It’s been a long season. I have been racing almost every weekend since mid-March. In the week approaching this race, I was unmotivated, tired, grumpy, and generally ready for the season to end. At Verge races I normally register for the 2/3 race so that I can race with my friends, even though they all thrash me every time. I registered early and got a spot on the front row of the 2/3 race. A couple of weeks ago, I found out that some of my favorite family members were coming to Boston on the afternoon of the race and wanted to visit. Mentally, I cancelled the race off of my calendar. Over the course of the week, I figured out that I would be able to make it back to Cambridge in time for the visit if I raced the 3/4 master’s race. I emailed the promoter and secured the 4th starting spot in that race.
On the Friday before this race, I was sore and tired. I had been lapped in our weekly training race on Wednesday. Other than said race, I did no training, even opting to walk around the city all week instead of riding my shopper. The week’s events and sensations did not suggest a great ride.
I drove to the race accompanied by the venerable J. Craig Roth. He was registered for the same race and was also feeling a little under the weather. On the ride, we mostly discussed arrangements for next season. In short, we were going to the race, but weren’t really invested in this event.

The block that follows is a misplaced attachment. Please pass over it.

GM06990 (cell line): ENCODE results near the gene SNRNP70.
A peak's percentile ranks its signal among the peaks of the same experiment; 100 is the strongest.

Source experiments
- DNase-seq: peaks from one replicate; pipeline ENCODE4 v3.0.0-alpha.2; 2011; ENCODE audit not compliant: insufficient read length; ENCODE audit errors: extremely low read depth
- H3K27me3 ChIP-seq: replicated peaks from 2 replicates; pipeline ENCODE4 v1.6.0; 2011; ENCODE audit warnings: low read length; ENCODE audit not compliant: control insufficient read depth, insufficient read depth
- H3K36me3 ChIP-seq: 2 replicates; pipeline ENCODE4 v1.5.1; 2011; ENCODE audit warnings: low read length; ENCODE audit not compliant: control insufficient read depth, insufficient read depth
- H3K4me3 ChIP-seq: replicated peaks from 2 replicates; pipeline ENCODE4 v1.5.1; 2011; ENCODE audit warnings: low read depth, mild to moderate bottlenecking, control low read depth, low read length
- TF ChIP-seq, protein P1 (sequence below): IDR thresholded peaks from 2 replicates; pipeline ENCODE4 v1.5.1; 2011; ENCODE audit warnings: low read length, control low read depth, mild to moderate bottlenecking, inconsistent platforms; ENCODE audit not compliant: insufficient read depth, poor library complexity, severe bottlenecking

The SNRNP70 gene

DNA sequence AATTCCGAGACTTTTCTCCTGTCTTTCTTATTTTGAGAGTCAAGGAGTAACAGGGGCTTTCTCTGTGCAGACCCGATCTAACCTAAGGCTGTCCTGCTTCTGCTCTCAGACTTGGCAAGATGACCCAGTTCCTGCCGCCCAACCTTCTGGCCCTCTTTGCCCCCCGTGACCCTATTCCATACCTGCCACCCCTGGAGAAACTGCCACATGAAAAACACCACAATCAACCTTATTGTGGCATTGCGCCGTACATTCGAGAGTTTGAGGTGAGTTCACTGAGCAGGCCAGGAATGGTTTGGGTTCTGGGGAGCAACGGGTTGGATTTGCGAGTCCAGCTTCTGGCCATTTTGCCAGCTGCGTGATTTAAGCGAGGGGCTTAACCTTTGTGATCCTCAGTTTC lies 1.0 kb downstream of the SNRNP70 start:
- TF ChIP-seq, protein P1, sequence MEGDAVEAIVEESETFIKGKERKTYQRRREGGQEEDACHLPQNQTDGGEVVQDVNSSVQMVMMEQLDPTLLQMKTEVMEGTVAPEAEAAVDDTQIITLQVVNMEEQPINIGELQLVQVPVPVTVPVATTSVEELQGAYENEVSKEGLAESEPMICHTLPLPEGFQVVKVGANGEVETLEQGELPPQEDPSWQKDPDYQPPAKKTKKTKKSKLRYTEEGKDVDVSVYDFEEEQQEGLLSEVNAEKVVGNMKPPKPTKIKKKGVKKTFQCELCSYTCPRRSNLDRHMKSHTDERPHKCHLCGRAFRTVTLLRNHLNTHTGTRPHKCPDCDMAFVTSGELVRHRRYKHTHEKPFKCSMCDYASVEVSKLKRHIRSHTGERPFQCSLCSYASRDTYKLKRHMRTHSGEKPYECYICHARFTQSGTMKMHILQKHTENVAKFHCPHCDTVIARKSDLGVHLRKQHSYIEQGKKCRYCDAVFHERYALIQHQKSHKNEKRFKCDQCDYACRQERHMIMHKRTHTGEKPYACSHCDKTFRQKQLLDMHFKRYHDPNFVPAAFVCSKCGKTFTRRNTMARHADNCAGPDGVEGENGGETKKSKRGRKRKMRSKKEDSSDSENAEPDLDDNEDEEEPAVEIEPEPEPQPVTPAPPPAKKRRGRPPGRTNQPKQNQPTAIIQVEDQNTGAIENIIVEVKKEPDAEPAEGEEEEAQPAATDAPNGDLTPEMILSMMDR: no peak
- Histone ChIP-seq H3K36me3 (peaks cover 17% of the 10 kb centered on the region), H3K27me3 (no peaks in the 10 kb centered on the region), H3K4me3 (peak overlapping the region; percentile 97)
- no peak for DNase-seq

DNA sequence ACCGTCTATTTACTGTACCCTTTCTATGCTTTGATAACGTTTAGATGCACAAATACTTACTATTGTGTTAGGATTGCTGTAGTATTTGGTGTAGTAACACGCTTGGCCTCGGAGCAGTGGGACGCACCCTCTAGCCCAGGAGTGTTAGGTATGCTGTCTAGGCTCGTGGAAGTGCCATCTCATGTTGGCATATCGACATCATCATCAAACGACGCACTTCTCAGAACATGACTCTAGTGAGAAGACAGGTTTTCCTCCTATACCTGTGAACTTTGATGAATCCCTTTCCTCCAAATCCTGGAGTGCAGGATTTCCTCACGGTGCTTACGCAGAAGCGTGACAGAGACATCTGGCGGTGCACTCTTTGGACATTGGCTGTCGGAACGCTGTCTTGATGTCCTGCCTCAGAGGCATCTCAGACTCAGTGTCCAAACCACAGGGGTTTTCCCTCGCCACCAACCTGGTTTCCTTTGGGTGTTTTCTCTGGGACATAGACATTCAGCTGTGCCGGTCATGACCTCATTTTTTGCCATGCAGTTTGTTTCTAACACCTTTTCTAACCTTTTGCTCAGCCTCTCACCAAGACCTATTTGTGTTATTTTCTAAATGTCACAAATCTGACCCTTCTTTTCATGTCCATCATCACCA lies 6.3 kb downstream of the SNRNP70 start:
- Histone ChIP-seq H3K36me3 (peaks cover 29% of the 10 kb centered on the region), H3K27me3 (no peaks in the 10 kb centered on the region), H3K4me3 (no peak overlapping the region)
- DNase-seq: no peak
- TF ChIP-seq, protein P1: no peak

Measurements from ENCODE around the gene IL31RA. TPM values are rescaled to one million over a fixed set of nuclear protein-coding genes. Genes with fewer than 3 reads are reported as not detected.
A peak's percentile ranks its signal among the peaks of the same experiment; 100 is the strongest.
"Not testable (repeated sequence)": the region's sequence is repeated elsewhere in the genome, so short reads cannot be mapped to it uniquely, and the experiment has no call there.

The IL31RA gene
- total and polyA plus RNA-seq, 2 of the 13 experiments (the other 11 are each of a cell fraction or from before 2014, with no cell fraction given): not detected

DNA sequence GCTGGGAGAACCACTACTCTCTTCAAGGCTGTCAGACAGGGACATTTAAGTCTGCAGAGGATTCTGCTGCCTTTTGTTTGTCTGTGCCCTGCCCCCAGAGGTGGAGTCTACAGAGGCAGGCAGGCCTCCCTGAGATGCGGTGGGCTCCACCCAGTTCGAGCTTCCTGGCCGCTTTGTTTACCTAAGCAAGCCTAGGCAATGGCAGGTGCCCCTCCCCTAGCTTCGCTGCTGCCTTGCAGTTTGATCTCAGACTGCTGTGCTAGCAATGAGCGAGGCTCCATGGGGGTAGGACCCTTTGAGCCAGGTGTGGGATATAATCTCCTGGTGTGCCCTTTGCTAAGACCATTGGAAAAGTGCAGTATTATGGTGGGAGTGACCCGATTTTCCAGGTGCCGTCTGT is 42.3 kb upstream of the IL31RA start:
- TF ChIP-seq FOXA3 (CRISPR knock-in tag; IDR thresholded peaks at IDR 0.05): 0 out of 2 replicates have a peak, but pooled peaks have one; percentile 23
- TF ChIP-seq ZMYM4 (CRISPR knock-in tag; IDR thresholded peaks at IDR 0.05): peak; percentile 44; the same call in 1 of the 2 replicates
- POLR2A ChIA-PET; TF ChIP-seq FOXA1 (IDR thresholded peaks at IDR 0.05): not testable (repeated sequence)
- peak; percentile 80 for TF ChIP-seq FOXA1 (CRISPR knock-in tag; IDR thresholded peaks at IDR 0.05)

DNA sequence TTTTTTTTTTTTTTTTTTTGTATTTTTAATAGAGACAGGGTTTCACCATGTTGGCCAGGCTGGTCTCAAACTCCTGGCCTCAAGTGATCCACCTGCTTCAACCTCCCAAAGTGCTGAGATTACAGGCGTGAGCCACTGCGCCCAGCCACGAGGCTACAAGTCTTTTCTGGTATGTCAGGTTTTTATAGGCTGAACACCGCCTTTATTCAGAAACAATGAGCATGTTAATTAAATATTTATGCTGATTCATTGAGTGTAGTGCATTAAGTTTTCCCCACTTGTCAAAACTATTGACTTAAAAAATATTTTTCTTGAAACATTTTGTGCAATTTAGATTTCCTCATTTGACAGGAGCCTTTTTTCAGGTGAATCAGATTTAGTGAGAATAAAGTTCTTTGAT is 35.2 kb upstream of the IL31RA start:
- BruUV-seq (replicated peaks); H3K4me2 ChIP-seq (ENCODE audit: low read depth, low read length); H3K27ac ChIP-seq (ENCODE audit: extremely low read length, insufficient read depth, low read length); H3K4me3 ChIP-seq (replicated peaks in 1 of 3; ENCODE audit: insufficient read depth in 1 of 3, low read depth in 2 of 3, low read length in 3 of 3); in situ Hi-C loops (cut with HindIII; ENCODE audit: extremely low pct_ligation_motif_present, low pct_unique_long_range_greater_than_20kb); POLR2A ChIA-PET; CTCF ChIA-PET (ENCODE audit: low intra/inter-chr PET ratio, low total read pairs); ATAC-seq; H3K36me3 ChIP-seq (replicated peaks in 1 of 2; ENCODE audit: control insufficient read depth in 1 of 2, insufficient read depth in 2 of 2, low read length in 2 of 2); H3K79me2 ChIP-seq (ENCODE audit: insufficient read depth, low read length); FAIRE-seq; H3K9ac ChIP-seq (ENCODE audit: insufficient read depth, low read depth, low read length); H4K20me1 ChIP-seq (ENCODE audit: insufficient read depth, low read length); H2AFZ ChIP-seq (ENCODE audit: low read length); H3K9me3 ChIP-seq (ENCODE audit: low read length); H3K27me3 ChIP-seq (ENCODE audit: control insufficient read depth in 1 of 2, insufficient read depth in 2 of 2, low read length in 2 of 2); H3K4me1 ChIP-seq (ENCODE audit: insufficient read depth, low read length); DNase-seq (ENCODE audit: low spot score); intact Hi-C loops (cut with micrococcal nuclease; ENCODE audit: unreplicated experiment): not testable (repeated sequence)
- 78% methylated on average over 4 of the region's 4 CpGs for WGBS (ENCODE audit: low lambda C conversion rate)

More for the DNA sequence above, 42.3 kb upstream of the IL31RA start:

When we arrived at the venue, we found crunchy grass, covered in frost. I immediately put on a helmet and my shoes and took an inspection lap. The corners were slippery with frost, areas in the shade were icy, and there was a bit of sloppy mud forming on the dirt track that was the start/finish. In a word, it was a Belgium. There were two run-ups, both frozen slick. One of the runups was short and seemed ridable. I got out of the saddle and dug in, only to slip out and tumble into a plastic post that was holding the course tape. A few scrapes and scuffs convinced me to run this section, no matter what everyone else did. The barriers were tricky; super fast with 10 meters after them before a small frozen rise. If you could keep your momentum on the remount, you could power up the rise, if you flubbed the remount or were slow, you had to run up the slippery rise. I am quick to remount, so I decided was able to ride it.
There was an indoor changing area, which I gratefully took advantage of. I applied a layer of Mad Alchemy medium embrocation, allowing it to soak in and then rubbed in a finishing layer to even out the covering. I opted for a fleecy lined skinsuit, long sleeve jersey, Rapha knee warmers, tall socks and a brand new CB cycling cap pulled low. I debated wearing a more wintery cap, but decided against it. Normally, I overdress, as I prefer to sweat than to freeze. I opted for the pink Specialized Arc shades, as they offer lots of facial coverage so that muck has a hard time getting past them and into your eyes.
My equipment was all “A” game material. Custom Igleheart Frame and Igleheart steel fork, Edge Composites 2-68 carbon Tubulars laced to DT240 hubs with SwissStop yellow pads to stop, Challenge Grifo tires, and a smattering of choice components from Campagnolo, Ritchey and Paul.
On my “hot” lap 15 minutes before my start, I started feeling good, like I had the course wired. I noted a few corners where it would be wise to dismount if there were bottlenecks and/or crashes. I have found that when there is a bottleneck, dismounting and powering through on foot with a stiff arm combined with a crowd flowing technique that I perfected as a waiter works better than impatiently trying to remain on the bike.